Lordstown Motors, the EV startup that bought GM’s Lordstown Assembly plant in Ohio in 2019 only to sell it to Taiwanese manufacturing giant Foxconn two years later, may start shipping its first electric trucks in 2022.
The announcement doesn’t come from Lordstown Motors but Foxconn chairman Young Liu, who told Nikkei Asia that the Endurance electric pickup truck would start deliveries in the second half of the year.
“Our self-developed electric bus will hit the road in Kaohsiung (southern Taiwan), electric pick-ups made in cooperation with Lordstown will begin shipping in the second half of this year.”
While the part about the electric bus concerns the Taiwanese market, the bit about electric pickups refers to the Lordstown Endurance and its US market availability.
Before we go on, we should mention that the $230 million plant sale agreement between Lordstown Motors and Foxconn signed in Q4 2021 was tied to the Taiwanese company commitment to assume production of the Endurance electric pickup truck.
Furthermore, the two parties agreed to pursue a joint venture agreement to design and develop vehicle programs for the commercial market in North America and internationally using Foxconn’s Mobility in Harmony (MIH) open EV platform.
This explains why Foxconn’s chairman is talking about the start of deliveries for the Endurance pickup and not some Lordstown executive—it also explains who's calling the shots now at the Lordstown plant. His statement aligns with information released by Lordstown Motors regarding a delay of the Endurance pickup’s launch for Q3 2022.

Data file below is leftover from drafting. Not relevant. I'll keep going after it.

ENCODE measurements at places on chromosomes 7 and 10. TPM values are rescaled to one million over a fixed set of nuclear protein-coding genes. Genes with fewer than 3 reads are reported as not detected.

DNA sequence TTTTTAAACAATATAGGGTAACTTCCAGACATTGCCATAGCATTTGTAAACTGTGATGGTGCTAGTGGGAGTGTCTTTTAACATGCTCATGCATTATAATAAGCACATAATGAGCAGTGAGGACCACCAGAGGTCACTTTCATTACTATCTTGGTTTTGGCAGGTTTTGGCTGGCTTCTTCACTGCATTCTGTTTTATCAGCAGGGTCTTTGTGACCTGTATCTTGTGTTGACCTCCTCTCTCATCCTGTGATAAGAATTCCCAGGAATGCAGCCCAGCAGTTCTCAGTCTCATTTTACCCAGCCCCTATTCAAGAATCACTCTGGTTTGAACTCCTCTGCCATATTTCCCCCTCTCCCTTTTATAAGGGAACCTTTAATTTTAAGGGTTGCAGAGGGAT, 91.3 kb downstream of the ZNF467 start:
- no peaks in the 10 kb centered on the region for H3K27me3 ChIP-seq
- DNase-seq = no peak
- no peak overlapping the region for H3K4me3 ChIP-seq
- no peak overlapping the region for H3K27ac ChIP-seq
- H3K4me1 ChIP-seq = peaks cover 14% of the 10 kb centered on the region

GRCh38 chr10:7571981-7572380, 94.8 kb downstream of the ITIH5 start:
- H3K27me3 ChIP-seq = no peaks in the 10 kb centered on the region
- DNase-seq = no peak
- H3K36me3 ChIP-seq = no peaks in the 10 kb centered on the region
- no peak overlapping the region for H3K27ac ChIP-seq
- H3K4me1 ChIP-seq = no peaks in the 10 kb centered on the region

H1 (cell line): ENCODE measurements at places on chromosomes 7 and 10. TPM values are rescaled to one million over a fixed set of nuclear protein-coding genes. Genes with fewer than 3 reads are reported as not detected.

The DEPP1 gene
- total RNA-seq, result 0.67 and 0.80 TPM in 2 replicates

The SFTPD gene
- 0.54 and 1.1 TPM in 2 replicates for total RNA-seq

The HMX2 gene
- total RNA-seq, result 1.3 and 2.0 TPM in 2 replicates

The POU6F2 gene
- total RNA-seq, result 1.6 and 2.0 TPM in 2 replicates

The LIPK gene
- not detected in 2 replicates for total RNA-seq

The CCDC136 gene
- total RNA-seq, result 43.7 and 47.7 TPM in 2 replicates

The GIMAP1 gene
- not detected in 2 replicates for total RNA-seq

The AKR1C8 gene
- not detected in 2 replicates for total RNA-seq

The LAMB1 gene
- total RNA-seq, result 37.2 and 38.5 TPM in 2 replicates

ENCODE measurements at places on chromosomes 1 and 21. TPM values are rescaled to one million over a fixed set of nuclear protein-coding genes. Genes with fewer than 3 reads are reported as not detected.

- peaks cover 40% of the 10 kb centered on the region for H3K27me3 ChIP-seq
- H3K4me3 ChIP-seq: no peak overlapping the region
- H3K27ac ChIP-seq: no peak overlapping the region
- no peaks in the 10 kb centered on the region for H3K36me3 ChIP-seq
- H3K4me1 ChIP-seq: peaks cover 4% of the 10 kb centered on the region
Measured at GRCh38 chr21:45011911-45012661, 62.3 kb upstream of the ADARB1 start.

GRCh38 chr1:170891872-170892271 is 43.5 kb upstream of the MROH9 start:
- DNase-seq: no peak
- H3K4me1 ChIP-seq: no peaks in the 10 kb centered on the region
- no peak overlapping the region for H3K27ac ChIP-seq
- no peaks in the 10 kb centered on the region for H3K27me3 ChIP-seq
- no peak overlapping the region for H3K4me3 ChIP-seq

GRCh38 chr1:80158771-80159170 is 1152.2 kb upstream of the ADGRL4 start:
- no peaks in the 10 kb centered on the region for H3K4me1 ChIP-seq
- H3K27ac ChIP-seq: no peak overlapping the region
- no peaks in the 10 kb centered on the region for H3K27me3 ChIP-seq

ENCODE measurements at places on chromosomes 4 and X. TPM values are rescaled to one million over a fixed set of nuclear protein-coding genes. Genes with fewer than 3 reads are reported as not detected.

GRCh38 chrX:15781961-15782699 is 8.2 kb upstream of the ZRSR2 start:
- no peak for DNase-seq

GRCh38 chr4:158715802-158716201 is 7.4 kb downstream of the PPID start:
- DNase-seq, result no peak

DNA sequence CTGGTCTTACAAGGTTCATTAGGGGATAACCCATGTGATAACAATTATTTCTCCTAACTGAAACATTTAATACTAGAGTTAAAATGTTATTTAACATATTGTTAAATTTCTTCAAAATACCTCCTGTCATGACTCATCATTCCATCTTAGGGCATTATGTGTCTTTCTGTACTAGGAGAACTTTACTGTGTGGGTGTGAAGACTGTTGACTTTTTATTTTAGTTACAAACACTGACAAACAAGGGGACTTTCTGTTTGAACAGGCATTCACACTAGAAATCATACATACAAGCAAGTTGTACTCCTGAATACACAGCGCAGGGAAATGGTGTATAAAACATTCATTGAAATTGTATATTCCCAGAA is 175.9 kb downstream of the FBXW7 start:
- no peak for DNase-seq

In the interview with Nikkei Asia, Liu also said that Foxconn believes the next two big trends in tech will be electric vehicles and metaverse. Regarding the former, Foxconn has unveiled its first EV concepts in October 2021 under the Foxtron brand, a joint venture with Taiwan’s biggest carmaker Yulon Motor.
It is understood that Foxconn will build production versions of the said EV concepts for automotive customers rather than under its own automotive brands. Whether the Taiwanese company will build any of these MIH platform-based EVs at its newly acquired plant in Lordstown, Ohio is anyone's guess at the moment.
Source: Nikkei Asia via Electrek